The first of these methods is ensuring that the customary queue of early adopters is present at every Apple store in the major cities on launch day. Some people even wait in line days before the intended launch – camp out on the street to be one of the precious few to get the iPhone first (Graham).Goggin indicates that this queue is nothing but a marketing ploy, and often the people lined up to be the first to get the iPhone are paid actors (236). Others have indicated that the iPhone is deliberately under-stocked at Apple’s website so that the company can have two sound clips to play for the media to build hype – “iPhone 5 pre-orders sold out” and “Extremely long queues on launch day” (Moses). These kind of stories indicate to the public that the iPhone 5 is highly desirable, and that they too should want one.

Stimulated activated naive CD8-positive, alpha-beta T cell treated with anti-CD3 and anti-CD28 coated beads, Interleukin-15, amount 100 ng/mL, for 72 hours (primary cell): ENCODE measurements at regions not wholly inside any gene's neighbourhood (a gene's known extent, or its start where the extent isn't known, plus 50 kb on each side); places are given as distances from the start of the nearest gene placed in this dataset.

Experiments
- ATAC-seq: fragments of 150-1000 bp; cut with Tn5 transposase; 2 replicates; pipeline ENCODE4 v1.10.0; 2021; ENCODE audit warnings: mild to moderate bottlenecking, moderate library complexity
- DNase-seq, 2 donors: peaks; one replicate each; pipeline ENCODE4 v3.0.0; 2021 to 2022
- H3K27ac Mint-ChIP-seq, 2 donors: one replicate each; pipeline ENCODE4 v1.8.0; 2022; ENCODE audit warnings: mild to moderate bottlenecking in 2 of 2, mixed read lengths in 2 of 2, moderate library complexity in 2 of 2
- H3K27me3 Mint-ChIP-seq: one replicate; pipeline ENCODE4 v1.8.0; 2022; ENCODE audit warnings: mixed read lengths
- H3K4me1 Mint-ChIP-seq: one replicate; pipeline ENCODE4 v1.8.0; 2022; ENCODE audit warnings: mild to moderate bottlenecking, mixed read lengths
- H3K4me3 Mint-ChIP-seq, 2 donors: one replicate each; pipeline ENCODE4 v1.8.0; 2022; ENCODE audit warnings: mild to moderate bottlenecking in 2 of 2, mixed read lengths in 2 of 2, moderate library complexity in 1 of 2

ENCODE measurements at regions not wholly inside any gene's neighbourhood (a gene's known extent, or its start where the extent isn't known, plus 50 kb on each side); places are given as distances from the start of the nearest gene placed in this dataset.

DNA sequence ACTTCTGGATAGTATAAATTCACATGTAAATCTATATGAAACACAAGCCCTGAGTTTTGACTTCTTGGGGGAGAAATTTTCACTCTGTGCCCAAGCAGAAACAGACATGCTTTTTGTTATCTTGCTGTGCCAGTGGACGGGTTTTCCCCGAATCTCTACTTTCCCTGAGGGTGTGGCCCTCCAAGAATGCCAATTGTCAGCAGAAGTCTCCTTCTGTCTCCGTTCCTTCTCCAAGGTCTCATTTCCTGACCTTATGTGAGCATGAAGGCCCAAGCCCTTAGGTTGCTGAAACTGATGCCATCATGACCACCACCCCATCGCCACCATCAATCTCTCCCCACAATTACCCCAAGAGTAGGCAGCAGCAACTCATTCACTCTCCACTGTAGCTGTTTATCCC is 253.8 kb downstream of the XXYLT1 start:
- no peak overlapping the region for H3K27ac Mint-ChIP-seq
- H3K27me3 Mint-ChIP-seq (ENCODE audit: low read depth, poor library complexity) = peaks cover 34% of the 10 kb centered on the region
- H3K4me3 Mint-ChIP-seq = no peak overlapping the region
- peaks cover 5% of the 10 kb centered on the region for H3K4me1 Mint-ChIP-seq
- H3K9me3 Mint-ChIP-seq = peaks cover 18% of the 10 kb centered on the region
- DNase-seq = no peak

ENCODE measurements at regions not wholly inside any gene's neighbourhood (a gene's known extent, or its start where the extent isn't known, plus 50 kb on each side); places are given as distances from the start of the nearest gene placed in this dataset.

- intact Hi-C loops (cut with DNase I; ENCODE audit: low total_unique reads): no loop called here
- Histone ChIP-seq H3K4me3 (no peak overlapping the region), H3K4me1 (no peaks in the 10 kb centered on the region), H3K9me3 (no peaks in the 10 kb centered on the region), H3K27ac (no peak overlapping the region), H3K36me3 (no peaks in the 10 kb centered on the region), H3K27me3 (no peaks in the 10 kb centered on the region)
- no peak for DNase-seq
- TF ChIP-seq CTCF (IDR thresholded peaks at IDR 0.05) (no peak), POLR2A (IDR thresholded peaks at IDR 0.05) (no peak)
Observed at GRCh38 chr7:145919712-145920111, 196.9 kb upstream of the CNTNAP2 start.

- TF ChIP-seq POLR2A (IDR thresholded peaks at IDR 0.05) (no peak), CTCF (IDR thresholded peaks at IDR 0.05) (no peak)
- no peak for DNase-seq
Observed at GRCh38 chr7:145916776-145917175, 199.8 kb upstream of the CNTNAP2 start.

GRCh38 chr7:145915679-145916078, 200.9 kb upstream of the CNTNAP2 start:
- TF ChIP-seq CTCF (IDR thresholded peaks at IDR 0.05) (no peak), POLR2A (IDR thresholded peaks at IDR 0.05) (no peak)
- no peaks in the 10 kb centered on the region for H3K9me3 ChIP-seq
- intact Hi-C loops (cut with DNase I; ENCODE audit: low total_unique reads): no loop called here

Shots of people cheering and celebrating as they walk out of the store with a brand new phone are also probably very strategically fed to the media, another way of telling the viewer – “Yes, you can be this happy too”. Another method is the abject refusal of Apple to deviate from the iPhones initial design. Indeed, the iPhone and the software it runs hasn’t changed much since it’s inception in 2007.
Schembri and Merrilees argue that brands are perceived to have personalities and distinct characteristics that consumers relate to (625). Apple doesn’t change the iPhone at all – it’s a slab, and it always will be a slab (Kosner).This lends a sense of comfort to consumers, provides them with a constant all while reinforcing the ubiquity of the iPhone – yet it’s at the cost of genuine innovation.